Guest Contributor | Mar 16, 2018 | 0
Hake industry adopts second management plan
The Ministry of Fisheries and Marine Resources has embarked upon a hake management plan, aimed at actively managing Namibia’s most valuable commercial species. The plan has been in implementation since the start of the month and will run the span of four years.
The Minister of Fisheries and Marine Resources, Hon. Bernard Esau outlined the primary objective of the plan saying, “this management plan brings together in one document all relevant policies for the hake fishery. It explains how we will manage the hake fishery during the next few years and identifies where we would like the fishery to be in the future. The development of this management plan represents a new beginning in our fisheries.”
The ministry has at its disposal certain management strategies namely the total allowable catch, individual quotas, quota fees, by-catch fees, a number of technical measures and an observer system. These measures aim to protect the resource as well as the environment.
In the just-concluded hake management plan that was in effect from 2001 to 2004, the ministry identified five priority areas which formed the cornerstone of this policy. The top priority is the responsible and sustainable exploitation of the hake resource, followed by a minimal impact on the ecosystem, efficient and cost-effective management of the hake resource, benefits from the fishery must accrue to a large number of Namibians, and lastly, a stable and conducive business environment.
For the just-concluded management plan, the ministry identified a number of objectives for each goal. A set of strategies were linked to each objective to ensure that the objectives were pursued effectively during the time frame of the management plan and beyond. Each objective had an associated indicator or output which showed whether the strategy had been completed successfully. According to the ministry, the plan should be formally revised every three to five years. “This is the first management plan, meant to be reviewed after three years with a revised plan ready for the 2014/2015 fishing season. Any changes in legislation or international agreements may require a review of the management plan. One year before the plan ends, consultations with all stakeholders will begin in preparation for a new plan. A revised plan should be finalised several months before the end of the fishing season.”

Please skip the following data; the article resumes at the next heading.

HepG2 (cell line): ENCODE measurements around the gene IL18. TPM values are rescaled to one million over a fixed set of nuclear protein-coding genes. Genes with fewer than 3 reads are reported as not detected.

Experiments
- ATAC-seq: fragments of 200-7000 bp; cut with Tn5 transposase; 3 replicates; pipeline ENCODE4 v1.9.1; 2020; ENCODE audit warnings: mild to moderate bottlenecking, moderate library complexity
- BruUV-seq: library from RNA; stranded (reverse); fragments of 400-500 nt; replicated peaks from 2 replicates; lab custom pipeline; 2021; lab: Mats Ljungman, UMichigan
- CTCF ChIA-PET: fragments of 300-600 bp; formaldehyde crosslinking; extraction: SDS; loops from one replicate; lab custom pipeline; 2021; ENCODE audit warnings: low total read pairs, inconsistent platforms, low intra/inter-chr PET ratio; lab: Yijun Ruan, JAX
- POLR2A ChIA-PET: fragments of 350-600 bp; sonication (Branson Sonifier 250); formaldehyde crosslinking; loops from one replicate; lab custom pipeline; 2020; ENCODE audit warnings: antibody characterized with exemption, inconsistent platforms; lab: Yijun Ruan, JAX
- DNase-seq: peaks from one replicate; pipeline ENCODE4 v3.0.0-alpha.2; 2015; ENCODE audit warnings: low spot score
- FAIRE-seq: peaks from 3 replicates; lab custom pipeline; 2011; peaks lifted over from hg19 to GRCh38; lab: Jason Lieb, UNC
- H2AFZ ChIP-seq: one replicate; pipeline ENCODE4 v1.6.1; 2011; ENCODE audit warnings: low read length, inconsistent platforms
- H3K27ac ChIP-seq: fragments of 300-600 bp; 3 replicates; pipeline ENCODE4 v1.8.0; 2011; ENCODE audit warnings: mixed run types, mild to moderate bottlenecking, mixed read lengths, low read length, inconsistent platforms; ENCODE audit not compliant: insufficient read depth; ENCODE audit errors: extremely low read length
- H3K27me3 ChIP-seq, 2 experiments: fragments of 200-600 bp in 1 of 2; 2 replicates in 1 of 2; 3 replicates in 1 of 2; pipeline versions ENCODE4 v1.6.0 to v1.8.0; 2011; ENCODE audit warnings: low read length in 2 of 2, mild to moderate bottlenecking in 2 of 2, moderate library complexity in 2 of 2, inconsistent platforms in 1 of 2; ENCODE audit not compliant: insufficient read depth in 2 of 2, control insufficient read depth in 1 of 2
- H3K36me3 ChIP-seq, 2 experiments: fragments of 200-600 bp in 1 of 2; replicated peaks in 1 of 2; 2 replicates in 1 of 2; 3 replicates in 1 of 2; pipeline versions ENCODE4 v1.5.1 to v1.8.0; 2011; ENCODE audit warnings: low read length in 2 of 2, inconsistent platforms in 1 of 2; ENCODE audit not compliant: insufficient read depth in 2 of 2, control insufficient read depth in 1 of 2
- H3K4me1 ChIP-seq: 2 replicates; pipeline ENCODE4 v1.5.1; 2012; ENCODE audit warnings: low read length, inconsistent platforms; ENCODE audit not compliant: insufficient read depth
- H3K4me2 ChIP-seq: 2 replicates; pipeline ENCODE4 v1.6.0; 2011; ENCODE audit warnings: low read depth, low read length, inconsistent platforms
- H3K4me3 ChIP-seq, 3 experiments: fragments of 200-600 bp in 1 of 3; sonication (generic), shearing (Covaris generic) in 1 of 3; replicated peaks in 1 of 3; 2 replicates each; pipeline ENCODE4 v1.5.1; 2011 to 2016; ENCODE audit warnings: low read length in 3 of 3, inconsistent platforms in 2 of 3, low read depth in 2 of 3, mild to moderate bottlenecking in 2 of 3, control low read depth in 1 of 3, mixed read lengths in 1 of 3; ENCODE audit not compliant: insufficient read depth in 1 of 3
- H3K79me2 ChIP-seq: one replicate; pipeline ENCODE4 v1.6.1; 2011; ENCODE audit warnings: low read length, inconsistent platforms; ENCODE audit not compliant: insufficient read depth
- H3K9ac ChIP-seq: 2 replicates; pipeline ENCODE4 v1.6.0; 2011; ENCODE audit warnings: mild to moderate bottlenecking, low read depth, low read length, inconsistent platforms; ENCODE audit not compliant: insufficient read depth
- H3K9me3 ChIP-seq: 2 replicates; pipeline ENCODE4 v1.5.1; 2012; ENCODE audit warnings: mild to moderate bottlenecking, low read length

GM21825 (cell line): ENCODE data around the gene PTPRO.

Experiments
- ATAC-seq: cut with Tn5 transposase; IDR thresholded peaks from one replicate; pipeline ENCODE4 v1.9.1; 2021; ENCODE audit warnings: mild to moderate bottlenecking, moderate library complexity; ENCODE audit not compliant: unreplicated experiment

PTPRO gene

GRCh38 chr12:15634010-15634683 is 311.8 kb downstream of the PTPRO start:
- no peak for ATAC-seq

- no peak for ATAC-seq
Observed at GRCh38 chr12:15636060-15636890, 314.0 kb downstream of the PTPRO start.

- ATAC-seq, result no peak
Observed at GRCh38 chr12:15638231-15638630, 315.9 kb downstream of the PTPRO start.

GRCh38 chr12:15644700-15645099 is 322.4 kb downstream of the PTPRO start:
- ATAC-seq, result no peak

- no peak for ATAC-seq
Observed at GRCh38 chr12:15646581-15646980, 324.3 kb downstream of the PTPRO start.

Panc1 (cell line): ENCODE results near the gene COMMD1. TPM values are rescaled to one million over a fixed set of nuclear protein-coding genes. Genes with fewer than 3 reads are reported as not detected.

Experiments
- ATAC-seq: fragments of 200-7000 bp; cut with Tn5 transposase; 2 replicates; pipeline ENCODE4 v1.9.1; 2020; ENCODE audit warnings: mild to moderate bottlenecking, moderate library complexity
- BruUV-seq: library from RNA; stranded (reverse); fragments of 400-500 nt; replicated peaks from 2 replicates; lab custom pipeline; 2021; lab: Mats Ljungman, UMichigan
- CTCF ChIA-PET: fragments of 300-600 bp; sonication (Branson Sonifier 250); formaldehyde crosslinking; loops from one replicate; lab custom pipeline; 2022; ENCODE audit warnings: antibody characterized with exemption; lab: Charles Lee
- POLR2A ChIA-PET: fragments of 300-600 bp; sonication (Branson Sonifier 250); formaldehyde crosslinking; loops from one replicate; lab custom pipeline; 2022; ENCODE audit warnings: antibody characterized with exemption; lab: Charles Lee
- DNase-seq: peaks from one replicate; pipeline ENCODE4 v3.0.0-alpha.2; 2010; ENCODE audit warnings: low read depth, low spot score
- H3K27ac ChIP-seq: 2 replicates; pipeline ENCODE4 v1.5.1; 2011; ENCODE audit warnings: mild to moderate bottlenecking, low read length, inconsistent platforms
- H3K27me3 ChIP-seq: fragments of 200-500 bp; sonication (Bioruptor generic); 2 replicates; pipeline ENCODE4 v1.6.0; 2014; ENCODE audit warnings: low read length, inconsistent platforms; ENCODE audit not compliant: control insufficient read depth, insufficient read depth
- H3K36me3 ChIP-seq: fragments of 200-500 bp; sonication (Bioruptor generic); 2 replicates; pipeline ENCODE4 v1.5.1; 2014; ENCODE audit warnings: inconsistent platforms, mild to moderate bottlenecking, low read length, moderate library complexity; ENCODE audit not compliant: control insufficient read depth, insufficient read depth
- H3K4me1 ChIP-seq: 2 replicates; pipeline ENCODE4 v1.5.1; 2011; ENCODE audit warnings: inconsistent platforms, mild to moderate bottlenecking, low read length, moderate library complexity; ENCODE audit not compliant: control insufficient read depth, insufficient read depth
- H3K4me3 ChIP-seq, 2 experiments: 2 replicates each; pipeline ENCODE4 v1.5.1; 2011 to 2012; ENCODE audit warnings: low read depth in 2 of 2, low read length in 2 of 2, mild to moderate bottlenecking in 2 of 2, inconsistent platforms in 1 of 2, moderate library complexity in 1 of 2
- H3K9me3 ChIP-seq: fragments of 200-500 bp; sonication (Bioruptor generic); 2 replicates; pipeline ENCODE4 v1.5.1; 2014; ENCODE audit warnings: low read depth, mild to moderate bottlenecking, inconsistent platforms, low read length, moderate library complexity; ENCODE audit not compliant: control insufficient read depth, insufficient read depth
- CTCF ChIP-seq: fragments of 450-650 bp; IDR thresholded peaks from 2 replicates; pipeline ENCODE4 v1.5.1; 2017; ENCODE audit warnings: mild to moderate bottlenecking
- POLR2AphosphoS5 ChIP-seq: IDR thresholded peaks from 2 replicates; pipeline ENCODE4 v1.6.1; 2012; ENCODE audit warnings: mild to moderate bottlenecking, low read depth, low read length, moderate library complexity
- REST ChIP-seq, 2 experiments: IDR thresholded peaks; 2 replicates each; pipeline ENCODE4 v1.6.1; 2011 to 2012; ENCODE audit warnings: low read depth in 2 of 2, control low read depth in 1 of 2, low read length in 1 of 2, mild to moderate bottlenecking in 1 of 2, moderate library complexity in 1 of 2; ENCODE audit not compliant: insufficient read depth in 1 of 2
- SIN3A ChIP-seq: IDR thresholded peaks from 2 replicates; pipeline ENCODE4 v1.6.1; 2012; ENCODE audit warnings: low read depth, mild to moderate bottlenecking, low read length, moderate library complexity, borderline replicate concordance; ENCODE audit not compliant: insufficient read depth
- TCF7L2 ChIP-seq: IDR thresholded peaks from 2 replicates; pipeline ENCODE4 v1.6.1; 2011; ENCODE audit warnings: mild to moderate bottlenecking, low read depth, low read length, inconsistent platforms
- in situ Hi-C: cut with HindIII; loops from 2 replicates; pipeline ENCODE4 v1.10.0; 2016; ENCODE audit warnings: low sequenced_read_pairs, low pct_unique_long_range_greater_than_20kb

The recently announced changes to the hake fishing season originated from these provisos in the first management plan. In his address, the minister announced that the hake season begins on 01 November each year and ends 30 September the next year. This was enacted towards the end of the first management plan.
Three species of hake occur in Namibian waters which include Benguela hake, deep-water hake and cape hake. Benguela hake only occurs in the southern limits of Namibian waters and the industry there hass generally no desire to exploit this species. The hake industry provides as much as 7,000 people with employment and is the largest employer in the fishing sector according to a ministerial report released in 2009 in which year 98% were Namibians, almost half were women, and 95% of the people in the industry were employed on a permanent basis.